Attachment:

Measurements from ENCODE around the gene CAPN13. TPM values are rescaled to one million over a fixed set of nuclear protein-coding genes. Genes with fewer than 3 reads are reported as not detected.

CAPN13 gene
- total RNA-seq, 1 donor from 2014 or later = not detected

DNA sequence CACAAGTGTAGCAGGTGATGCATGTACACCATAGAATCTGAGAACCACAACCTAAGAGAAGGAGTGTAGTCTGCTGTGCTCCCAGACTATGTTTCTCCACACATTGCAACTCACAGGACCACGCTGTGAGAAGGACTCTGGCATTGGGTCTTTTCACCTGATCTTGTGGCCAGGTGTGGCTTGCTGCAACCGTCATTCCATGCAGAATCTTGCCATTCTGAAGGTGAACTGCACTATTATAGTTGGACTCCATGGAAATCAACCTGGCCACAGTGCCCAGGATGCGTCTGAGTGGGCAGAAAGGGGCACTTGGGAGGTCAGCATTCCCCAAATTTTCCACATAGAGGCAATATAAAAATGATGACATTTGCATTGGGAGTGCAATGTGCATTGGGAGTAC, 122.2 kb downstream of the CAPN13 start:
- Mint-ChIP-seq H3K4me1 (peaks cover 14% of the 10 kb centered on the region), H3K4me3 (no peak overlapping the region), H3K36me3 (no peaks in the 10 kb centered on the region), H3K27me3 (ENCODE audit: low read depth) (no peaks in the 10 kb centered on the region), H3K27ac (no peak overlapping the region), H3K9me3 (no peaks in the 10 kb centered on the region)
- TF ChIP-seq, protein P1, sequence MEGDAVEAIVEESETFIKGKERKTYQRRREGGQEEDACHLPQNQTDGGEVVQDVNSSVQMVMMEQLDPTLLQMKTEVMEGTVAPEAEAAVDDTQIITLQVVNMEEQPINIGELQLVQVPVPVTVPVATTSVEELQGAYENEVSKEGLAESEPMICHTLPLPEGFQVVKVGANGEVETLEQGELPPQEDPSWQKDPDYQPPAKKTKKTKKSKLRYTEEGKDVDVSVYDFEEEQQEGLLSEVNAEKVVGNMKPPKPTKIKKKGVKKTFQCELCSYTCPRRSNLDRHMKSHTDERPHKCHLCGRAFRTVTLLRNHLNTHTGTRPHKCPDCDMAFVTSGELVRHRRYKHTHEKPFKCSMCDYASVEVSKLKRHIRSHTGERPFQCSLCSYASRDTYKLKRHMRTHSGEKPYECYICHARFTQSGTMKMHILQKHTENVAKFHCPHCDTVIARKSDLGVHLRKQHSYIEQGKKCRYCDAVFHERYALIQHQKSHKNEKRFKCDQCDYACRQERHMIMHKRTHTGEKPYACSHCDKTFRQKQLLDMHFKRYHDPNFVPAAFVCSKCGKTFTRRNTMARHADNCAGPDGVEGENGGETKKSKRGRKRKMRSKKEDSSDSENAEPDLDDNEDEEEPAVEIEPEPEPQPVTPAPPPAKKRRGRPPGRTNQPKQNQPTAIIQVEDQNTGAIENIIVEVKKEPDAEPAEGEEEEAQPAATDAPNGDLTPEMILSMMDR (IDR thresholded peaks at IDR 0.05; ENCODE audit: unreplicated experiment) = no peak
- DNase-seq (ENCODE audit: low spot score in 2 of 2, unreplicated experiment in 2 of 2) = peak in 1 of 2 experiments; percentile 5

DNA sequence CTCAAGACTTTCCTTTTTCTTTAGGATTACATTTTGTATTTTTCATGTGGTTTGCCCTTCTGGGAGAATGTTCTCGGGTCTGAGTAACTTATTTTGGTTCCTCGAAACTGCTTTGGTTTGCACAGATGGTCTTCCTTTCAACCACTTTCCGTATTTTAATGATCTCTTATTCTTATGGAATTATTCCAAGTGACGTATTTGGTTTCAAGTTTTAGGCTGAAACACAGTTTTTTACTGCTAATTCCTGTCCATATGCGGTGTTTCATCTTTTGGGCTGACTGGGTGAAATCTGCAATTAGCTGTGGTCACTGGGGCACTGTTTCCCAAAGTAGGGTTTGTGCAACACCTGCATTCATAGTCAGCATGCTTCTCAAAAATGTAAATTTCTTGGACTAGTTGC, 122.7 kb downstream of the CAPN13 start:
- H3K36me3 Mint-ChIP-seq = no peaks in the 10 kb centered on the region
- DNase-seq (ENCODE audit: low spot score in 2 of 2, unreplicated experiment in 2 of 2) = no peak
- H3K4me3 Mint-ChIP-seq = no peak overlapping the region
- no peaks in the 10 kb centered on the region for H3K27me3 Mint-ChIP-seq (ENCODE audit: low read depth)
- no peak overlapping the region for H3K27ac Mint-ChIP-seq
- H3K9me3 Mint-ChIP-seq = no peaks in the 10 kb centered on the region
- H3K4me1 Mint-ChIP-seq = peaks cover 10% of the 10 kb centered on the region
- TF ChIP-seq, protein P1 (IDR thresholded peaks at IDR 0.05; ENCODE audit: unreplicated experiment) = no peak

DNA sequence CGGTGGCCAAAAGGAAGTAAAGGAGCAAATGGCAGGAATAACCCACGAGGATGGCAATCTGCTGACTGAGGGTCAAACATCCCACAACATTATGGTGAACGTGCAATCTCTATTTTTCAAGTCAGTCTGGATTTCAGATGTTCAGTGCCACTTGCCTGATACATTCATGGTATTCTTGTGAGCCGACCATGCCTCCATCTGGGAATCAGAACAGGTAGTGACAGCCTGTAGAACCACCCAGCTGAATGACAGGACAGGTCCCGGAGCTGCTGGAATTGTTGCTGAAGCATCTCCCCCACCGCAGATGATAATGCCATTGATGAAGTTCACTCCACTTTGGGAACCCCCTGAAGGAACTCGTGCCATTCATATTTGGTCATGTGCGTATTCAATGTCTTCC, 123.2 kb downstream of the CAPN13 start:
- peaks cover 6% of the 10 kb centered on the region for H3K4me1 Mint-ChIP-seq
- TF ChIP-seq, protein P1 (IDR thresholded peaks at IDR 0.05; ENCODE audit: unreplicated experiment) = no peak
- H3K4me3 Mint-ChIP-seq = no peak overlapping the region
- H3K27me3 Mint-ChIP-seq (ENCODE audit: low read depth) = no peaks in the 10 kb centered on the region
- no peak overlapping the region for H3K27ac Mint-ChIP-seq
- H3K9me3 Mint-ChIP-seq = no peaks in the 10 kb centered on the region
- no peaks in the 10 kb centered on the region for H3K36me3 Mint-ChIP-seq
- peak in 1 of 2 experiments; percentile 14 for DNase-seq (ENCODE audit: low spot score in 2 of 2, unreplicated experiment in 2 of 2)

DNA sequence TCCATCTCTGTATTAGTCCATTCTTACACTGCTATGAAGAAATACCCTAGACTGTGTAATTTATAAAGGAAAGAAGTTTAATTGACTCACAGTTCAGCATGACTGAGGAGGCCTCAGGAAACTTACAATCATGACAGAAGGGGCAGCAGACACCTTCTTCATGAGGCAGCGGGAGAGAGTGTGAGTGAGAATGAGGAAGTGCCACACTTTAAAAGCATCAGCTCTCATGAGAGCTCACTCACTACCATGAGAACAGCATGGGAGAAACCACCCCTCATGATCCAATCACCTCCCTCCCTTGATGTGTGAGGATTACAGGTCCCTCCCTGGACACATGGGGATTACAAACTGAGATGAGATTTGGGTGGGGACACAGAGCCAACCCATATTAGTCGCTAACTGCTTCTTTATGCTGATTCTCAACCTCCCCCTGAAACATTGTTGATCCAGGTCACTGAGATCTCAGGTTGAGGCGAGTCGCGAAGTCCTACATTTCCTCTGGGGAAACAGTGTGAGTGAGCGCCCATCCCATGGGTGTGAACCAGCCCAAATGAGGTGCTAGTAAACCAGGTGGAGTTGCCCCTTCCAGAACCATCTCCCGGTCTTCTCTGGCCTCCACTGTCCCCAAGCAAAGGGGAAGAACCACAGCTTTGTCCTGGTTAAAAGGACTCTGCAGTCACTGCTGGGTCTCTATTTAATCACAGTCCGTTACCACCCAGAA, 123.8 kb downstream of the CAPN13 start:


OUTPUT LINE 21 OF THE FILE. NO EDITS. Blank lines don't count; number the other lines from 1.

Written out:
- H3K27me3 Mint-ChIP-seq (ENCODE audit: low read depth) = no peaks in the 10 kb centered on the region